A man must love a thing very much if he not only practices it without any hope of fame or money, but even practices it without any hope of doing it well.--G. K. Chesterton

                  Comment


                  • #10
                    Mounting block, aka dismounting block. :-) I used to step off onto picnic tables, benches, anything that was tall and sturdy.

                    Another thing you can do which helps is if you have to get off onto the ground, kick your feet out of the stirrups and roll your ankles around in both directions a few times, point your toes up and down, roll your ankles again --- this gets the circulation going and takes away a lot of the "sting" your feet can get, especially in cold weather, when you get off your horse.

                    Comment


                    • #11
                      just swing right leg over & put right foot down on the ground, then left. Make sure knees are bent. It's gonna hurt a little, just do it as quickly as possible and ride short horses/ponies.

                      Be nice and kind to yourself. self-talking like Puffalump is not good! You ride because you want to and because you CAN, so rejoice

                      Comment


                      • #12
                        I get the impression your horse is a pretty sturdy, accepting kinda guy? Try a crest dismount (caveat: you'll need some upper body strength). Take both feet out of the stirrups (or keep your left foot in but don't tell anyone I said so). Keeping your belly button pointed forward, bring your right leg over your horse's crest and sit sidesaddle - seat bones in their normal places (don't sit sideways with your belly button pointed left). Make sure that left foot is out of the stirrup now. Put your two hands on your horse's withers (not neck, in case he lowers his head). Roll onto your belly and use your arms to lower yourself slowly to the ground. The reason you roll onto your belly, instead of sliding off the horse facing away from the horse, is because your chance of falling onto your hands and knees (or doing a face plant!) is much less, and you can use your arms to control your descent.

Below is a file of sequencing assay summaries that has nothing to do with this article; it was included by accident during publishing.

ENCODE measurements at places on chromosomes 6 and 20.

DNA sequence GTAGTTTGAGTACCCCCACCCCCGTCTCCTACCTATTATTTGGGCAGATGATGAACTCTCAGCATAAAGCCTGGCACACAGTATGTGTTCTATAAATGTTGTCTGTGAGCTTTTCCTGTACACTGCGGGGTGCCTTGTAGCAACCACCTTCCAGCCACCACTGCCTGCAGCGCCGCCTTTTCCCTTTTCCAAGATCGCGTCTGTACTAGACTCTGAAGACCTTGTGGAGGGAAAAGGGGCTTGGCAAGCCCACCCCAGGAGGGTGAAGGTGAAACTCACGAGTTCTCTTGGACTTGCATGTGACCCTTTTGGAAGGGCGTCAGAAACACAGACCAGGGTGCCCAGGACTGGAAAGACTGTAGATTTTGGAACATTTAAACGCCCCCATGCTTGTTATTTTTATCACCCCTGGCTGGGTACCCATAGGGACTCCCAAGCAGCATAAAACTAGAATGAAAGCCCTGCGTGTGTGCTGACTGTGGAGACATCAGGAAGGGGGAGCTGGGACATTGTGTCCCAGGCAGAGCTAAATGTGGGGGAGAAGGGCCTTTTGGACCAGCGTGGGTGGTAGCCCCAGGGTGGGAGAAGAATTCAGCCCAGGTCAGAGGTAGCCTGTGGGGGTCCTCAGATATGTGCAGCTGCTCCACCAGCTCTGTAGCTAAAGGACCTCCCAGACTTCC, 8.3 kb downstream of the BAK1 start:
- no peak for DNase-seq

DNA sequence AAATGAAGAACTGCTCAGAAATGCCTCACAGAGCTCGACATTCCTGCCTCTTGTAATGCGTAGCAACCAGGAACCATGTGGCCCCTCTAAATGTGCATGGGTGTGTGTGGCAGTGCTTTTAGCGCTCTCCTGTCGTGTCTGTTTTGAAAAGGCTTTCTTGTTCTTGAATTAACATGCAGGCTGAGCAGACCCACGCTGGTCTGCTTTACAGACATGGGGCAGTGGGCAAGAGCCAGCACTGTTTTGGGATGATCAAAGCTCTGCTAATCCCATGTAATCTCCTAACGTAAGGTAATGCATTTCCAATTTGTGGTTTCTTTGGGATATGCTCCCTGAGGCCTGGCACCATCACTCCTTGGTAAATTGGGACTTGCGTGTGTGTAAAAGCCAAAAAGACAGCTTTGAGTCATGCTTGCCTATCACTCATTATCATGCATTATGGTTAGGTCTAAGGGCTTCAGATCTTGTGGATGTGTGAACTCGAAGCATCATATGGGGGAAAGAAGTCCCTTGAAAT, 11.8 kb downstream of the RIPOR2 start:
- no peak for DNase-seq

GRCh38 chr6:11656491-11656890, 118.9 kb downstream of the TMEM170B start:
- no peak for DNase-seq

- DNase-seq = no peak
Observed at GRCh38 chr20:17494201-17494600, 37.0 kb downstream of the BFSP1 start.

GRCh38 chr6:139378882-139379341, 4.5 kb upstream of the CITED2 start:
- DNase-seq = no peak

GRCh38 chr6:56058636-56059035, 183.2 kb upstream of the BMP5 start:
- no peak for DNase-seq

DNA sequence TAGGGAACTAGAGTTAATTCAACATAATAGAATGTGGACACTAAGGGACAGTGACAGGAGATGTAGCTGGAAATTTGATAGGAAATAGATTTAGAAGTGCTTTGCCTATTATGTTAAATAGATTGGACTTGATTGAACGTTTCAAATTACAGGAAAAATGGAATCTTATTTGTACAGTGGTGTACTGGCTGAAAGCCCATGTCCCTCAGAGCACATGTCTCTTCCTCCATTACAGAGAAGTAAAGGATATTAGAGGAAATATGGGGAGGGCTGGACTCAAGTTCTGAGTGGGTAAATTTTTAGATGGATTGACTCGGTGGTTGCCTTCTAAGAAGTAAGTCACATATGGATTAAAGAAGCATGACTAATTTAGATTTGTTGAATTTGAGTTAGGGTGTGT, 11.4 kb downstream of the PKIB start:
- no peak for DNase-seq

If you're not sure your horse will "get it," find a teenager to do it a few times to practice with him. My horse actually likes it better when we get off that way - go figure - I think it has something to do with the saddle and his withers.

                        Comment


                        • #13
                          Originally posted by betsyk View Post
                          I get the impression your horse is a pretty sturdy, accepting kinda guy? Try a crest dismount (caveat: you'll need some upper body strength). Take both feet out of the stirrups (or keep your left foot in but don't tell anyone I said so). Keeping your belly button pointed forward, bring your right leg over your horse's crest and sit sidesaddle - seat bones in their normal places (don't sit sideways with your belly button pointed left). Make sure that left foot is out of the stirrup now. Put your two hands on your horse's withers (not neck, in case he lowers his head). Roll onto your belly and use your arms to lower yourself slowly to the ground. The reason you roll onto your belly, instead of sliding off the horse facing away from the horse, is because your chance of falling onto your hands and knees (or doing a face plant!) is much less, and you can use your arms to control your descent.